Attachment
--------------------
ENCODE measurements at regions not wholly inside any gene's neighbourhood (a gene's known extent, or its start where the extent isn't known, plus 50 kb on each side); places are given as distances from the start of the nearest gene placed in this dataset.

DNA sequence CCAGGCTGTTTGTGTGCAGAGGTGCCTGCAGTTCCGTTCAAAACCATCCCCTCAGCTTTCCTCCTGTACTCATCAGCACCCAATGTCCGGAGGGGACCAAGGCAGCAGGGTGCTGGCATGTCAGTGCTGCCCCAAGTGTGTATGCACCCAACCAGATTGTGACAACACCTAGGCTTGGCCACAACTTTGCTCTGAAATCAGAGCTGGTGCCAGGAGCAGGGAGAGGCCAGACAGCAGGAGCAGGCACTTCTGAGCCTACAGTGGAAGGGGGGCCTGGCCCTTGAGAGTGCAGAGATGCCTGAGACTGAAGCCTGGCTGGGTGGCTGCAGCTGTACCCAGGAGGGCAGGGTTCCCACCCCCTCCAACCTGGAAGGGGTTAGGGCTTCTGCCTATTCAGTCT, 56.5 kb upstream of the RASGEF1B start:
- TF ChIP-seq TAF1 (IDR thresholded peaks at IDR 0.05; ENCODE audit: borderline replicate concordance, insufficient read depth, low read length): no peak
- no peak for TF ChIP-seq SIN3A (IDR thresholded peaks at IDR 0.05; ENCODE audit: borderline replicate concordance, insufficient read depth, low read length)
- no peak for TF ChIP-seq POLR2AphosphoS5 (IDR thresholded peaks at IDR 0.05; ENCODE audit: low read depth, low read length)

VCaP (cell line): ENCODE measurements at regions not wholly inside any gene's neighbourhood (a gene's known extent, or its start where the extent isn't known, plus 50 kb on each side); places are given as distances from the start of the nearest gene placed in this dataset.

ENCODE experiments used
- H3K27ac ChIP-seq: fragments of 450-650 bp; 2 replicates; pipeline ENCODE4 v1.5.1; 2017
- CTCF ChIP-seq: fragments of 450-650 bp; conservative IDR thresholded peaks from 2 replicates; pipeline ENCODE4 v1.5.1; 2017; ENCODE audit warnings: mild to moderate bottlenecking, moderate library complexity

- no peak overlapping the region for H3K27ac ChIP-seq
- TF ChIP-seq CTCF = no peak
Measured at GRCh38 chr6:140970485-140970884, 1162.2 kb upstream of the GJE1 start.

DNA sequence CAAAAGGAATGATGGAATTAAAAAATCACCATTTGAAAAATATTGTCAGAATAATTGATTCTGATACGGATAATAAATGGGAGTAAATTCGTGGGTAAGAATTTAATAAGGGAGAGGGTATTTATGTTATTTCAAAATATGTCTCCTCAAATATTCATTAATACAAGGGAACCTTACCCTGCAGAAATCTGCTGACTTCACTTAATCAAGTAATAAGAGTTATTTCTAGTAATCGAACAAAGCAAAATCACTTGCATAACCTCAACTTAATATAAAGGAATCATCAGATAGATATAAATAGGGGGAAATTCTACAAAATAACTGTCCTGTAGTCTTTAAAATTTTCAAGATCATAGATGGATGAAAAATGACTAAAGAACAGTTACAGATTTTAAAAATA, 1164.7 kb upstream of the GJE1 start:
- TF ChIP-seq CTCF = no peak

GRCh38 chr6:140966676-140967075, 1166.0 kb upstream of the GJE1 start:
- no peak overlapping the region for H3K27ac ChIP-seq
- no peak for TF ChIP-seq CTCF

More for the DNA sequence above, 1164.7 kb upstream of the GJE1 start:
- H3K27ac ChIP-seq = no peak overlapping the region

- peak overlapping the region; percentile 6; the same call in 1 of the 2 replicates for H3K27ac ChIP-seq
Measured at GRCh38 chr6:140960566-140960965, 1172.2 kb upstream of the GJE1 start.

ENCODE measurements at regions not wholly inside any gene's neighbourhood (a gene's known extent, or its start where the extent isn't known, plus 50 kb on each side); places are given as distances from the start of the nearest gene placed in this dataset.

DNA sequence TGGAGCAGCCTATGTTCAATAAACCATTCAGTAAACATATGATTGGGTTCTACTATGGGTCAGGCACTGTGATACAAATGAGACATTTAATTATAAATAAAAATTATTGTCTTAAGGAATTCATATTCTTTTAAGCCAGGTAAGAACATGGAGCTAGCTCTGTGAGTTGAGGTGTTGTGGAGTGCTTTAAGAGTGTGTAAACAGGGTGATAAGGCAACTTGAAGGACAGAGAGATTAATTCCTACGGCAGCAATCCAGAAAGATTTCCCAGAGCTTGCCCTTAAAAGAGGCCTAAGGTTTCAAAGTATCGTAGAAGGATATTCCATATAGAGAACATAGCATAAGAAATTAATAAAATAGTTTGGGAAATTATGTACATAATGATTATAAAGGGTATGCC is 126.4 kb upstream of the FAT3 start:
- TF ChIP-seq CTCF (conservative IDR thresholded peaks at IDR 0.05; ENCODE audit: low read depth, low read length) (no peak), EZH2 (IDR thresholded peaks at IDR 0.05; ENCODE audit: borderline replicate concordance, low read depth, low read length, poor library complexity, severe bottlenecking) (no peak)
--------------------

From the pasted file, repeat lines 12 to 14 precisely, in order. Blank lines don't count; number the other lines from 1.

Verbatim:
Measured at GRCh38 chr6:140970485-140970884, 1162.2 kb upstream of the GJE1 start.

DNA sequence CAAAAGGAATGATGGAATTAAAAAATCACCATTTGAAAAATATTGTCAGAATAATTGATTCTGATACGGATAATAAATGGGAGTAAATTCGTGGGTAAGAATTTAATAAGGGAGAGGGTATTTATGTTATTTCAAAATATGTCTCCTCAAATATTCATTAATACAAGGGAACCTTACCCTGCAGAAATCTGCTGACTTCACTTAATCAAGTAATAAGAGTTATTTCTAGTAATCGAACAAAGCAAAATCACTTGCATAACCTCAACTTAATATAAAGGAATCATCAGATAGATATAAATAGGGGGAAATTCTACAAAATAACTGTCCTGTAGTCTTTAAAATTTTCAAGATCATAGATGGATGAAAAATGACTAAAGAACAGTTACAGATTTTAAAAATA, 1164.7 kb upstream of the GJE1 start:
- TF ChIP-seq CTCF = no peak